Don’t worry, he gets better. But eventually, he is challenged once more as seen in issue #451 (May 1996), with the new creative team of Mark Waid, Ron Garney, and Scott Koblish. As the solicitation copy read, “Exiled to foreign soil by the very country he is sworn to serve, Steve Rogers must don a new costume to clear his name and save the world yet again.” He uses the alias of Nathan Hale, a nice nod to the Revolutionary War. The issue also has a great splash that uses bits and pieces from Cap vs. Sub-Mariner from Avengers #4, Cap and Bucky vs. Hydra by Stan Lee and Jim Sternako from issue #113; Cap vs. Deathlok with art by Mike Zeck; Cap vs. a Baron von Strucker robot by John Byrne and Joe Rubinstein, and a shot of Cap and the flag by Frank Miller.
Cap was also reinvented by cosmic forces, including the time Marvel allowed Image creators to package his adventures as seen in Captain America #3 (January 1997) by co-writers Rob Liefeld and Jeph Loeb, drawn by Liefeld and inkers Jonathan Sibal and Lary Stucker. He’s stuck on a parallel world he’s only just coming to understand when that reality’s Red Skull attacks.
That proved a short-lived reality before he returned to the Marvel Universe proper. But it was a darker world, one that needed different methods to address the growing number of threats. One such variant was a covert ops team dubbed the Secret Avengers. In their first issue, we see Cap has recruited Valkyrie, Black Widow, Beast, Sharon Carter, Moon Knight, Ant-Man (Eric O’Grady, now Black Ant), War Machine, and Nova. This 2010 series was from Ed Brubaker and Mike Deodato, a precursor to the writer’s celebrated run on the star-spangled Avenger.
Speaking of which, that Captain America #1 (September 2011) is here with Brubaker and artists Steve McNiven and Mark Morales. We pick up with the death of Peggy Carter and you can see Brubaker sowing the seeds that will eventually sprout with the hero’s assassination in issue #25.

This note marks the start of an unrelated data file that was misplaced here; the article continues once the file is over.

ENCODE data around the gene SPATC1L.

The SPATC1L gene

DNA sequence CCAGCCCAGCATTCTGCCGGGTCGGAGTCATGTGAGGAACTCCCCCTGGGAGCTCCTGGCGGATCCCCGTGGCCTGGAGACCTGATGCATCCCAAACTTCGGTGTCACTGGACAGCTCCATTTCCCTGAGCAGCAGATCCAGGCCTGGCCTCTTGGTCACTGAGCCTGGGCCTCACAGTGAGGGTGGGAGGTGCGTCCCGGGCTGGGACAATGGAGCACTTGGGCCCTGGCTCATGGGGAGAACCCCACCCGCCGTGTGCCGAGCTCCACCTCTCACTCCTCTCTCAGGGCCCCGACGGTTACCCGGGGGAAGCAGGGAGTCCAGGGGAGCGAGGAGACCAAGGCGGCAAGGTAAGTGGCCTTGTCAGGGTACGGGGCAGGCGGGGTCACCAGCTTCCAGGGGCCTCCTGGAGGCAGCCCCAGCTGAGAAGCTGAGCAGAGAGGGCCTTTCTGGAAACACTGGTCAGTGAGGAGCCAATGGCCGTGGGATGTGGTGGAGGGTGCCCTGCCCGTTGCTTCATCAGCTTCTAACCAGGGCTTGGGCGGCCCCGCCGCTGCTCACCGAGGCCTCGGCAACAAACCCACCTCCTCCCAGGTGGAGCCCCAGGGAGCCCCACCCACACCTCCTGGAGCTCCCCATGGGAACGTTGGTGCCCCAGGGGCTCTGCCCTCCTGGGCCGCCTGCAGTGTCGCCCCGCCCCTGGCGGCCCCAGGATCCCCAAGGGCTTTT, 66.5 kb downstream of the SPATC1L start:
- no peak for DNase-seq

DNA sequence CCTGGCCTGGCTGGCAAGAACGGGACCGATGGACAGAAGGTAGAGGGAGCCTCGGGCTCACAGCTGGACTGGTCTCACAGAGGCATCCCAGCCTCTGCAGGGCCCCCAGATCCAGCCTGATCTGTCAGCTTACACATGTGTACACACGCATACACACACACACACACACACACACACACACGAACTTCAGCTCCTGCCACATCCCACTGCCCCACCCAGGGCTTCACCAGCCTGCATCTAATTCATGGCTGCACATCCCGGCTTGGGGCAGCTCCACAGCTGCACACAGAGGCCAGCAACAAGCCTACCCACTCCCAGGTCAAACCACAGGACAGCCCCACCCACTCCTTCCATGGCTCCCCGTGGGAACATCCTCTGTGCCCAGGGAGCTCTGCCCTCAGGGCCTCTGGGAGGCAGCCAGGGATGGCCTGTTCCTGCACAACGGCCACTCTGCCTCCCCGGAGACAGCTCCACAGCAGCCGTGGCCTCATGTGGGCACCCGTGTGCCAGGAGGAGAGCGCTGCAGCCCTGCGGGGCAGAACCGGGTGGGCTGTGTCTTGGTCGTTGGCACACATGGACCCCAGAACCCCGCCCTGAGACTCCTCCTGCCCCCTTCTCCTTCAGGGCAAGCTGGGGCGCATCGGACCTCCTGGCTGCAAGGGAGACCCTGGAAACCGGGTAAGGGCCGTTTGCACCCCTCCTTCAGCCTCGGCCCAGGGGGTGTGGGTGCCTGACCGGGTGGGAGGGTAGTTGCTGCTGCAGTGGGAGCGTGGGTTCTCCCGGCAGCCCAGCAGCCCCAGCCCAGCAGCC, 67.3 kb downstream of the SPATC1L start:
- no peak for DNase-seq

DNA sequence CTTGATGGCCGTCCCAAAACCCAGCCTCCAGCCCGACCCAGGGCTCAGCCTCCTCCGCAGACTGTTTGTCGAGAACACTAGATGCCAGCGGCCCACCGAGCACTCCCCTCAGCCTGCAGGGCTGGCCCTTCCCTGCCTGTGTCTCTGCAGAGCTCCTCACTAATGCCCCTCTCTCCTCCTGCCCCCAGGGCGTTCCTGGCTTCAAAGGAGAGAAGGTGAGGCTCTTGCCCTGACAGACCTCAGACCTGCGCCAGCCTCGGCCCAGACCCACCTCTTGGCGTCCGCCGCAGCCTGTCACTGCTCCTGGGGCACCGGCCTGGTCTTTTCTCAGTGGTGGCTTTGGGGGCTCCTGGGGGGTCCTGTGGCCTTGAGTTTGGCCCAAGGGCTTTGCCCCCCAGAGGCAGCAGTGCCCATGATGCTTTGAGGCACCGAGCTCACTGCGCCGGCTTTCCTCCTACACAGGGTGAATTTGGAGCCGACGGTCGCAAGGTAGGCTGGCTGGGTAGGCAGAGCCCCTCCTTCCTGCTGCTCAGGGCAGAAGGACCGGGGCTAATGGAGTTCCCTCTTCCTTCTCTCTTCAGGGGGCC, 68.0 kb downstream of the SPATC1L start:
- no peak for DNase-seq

Don’t worry, he gets better. But he’s in for a wild ride. He spent a long period of time in Dimension Z, a result of Arnim Zola, where he aged and the serum began to break down. When he returned to his proper realm, he was now a fit 90-year old hero. Circumstances restored him to his proper vim and vigor although the government made Sam Wilson the new Captain America. As we pick up with Captain America: Steve Rogers #1, he’s back in uniform with a triangular shield and ready for action. But, in the hands of Nick Spencer and Jesús Saiz, we are treated to a funhouse version of Cap, whose reality had been altered by the Cosmic Cube. Now he was the deepest cover Hydra agent of all time, setting up a firestorm of mayhem in the comics and tons of mass media coverage.
Finally, when reality has been reordered and Cap has lived down his ruined reputation, Waid is back for his third tour of duty in the book’s final story, with art by Chris Samnee, from Captain America #695 (January 2018). Things more or less come full circle as Steve Rogers revisits the town he first toured after being resurrected from his ice block.
Cap has been through a lot and will continue to be tested but what this collection demonstrates is his resilience and belief in the ideals of America, never giving up on the country and protecting both it and the rest of the world from dangers in all shapes and sizes.